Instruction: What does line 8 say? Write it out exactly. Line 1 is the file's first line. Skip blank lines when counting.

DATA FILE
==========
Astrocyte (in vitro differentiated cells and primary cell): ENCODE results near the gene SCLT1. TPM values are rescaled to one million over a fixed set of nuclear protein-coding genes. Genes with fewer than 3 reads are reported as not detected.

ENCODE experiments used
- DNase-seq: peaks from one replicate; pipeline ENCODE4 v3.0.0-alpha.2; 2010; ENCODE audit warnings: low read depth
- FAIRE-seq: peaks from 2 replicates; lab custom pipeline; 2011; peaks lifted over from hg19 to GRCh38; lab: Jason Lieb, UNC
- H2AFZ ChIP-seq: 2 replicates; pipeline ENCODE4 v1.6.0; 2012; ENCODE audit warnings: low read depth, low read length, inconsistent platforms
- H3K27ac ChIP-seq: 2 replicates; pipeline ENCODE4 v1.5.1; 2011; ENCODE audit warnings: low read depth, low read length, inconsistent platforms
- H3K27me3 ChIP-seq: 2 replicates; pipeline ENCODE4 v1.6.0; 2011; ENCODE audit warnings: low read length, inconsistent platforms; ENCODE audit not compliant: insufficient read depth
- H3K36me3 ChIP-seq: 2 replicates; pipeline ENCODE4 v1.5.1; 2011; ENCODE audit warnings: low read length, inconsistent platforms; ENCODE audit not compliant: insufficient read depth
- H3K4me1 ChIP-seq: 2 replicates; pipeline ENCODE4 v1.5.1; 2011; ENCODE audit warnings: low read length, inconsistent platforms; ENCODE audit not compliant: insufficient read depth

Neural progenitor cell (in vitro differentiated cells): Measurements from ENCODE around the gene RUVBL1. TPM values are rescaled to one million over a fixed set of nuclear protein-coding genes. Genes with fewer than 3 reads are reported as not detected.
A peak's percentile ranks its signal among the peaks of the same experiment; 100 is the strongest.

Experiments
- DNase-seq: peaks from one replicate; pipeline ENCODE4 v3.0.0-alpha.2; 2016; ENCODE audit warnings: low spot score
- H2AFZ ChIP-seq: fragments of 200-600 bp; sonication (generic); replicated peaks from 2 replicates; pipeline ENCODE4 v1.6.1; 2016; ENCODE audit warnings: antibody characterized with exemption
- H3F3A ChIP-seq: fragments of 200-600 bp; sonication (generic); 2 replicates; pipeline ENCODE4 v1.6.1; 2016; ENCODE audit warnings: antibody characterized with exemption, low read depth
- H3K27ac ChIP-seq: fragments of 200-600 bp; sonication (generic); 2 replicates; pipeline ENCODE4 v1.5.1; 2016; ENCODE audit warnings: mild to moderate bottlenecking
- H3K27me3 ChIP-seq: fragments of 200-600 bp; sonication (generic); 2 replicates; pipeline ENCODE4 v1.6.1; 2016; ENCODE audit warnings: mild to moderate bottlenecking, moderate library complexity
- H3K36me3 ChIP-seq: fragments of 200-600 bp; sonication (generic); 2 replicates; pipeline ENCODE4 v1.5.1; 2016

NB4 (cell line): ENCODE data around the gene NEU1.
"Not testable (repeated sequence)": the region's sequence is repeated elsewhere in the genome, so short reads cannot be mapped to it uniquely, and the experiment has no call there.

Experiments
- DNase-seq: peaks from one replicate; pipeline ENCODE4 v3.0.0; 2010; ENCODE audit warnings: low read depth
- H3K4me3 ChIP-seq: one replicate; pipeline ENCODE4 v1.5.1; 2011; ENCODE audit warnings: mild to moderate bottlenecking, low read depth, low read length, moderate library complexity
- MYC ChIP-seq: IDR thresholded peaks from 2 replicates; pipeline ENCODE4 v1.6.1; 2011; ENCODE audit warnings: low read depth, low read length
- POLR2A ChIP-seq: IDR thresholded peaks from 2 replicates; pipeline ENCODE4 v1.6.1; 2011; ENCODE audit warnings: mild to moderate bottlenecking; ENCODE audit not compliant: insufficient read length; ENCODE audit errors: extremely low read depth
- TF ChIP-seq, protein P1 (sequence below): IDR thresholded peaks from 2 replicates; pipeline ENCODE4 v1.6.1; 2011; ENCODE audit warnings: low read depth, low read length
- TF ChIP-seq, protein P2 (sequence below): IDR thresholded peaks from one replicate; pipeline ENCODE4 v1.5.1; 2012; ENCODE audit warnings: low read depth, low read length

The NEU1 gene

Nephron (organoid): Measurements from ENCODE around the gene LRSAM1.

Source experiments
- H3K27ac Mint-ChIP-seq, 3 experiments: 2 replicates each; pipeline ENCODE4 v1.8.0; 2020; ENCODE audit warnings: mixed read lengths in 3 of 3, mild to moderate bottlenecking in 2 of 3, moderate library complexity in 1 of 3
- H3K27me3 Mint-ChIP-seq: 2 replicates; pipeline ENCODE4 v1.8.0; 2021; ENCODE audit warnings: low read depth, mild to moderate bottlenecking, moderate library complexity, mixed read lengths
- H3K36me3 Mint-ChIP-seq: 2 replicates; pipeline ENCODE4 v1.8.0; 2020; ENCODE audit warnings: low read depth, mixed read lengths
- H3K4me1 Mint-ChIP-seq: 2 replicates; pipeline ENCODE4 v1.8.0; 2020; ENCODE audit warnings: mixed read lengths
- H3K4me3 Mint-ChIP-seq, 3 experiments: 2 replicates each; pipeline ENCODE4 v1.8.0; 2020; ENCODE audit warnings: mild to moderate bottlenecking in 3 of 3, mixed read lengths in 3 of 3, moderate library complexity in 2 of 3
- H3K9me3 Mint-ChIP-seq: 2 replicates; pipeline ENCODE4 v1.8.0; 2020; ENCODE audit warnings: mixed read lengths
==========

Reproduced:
- H3K36me3 ChIP-seq: 2 replicates; pipeline ENCODE4 v1.5.1; 2011; ENCODE audit warnings: low read length, inconsistent platforms; ENCODE audit not compliant: insufficient read depth